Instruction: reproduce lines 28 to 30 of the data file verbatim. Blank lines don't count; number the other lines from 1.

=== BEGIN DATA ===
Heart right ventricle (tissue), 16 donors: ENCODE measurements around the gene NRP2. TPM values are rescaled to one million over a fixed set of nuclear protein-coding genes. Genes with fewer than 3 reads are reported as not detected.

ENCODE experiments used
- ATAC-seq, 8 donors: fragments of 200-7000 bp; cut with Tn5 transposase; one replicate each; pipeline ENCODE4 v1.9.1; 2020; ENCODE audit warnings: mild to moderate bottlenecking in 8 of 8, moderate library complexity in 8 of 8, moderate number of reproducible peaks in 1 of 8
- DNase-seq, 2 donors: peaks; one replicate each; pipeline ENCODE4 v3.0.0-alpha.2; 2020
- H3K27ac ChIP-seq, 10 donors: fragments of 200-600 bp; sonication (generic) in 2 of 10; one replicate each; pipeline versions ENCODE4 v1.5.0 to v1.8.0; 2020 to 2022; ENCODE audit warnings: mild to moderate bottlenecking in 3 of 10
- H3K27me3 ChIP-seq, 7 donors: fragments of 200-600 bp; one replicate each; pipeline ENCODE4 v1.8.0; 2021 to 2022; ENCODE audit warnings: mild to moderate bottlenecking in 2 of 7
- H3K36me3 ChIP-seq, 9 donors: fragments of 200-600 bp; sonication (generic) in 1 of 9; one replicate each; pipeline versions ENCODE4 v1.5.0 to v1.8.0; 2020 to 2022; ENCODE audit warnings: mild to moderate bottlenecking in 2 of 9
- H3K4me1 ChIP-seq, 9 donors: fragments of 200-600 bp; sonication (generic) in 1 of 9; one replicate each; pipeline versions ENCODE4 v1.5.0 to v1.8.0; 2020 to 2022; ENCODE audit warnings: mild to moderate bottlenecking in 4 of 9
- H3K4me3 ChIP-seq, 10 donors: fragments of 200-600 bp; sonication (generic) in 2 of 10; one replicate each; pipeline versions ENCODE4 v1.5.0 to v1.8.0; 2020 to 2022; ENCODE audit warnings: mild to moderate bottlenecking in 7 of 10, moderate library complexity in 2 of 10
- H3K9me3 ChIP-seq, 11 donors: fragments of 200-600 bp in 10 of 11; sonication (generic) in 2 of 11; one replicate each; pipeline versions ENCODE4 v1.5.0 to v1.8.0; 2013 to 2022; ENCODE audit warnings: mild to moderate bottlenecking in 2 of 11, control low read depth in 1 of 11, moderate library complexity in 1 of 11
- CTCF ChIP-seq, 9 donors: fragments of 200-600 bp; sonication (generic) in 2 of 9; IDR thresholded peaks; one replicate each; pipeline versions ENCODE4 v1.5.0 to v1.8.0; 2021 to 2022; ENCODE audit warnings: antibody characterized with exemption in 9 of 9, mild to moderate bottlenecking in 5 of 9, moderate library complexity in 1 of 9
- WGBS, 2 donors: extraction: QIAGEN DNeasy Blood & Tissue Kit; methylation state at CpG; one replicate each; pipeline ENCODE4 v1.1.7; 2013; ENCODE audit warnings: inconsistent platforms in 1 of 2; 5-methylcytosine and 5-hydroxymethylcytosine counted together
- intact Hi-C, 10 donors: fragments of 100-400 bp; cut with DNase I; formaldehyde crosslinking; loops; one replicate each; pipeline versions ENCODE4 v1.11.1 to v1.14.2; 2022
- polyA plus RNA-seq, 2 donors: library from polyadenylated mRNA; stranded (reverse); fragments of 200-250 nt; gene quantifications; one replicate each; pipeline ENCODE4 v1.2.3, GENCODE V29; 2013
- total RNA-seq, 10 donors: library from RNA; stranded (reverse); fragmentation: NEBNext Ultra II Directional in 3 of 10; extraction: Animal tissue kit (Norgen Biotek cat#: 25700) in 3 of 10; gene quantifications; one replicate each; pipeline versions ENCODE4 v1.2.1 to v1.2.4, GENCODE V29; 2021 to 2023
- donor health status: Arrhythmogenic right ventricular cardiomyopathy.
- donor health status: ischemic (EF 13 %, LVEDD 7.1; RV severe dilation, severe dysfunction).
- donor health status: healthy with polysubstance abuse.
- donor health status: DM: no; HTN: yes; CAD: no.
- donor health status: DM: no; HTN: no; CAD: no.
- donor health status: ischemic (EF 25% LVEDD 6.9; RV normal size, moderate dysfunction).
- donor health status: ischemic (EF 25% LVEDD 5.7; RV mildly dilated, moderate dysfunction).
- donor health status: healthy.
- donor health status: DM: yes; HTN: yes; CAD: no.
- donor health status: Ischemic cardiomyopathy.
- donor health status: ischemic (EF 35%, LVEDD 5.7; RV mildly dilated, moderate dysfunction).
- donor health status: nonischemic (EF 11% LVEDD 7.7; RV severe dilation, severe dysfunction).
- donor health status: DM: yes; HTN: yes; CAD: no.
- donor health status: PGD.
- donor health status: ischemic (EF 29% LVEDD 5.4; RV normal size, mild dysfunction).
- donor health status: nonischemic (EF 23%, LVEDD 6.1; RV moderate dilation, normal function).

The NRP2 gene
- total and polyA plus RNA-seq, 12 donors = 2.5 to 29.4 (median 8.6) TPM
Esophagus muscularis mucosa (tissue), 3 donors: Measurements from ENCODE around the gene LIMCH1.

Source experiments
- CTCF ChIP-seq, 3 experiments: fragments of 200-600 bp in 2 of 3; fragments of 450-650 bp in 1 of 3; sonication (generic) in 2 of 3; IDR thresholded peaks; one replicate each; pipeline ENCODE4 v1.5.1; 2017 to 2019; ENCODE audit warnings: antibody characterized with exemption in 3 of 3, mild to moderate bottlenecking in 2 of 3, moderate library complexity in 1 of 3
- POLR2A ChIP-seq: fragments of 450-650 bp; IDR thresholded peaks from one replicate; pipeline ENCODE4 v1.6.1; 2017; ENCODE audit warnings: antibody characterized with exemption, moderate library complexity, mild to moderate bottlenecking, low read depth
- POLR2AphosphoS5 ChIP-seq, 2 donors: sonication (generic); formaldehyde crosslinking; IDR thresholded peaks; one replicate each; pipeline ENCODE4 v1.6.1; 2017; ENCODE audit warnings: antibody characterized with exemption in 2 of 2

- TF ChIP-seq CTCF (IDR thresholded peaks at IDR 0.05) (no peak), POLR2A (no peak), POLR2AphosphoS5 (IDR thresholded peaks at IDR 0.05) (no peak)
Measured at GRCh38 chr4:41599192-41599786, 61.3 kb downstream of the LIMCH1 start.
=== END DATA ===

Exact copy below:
- donor health status: DM: yes; HTN: yes; CAD: no.
- donor health status: PGD.
- donor health status: ischemic (EF 29% LVEDD 5.4; RV normal size, mild dysfunction).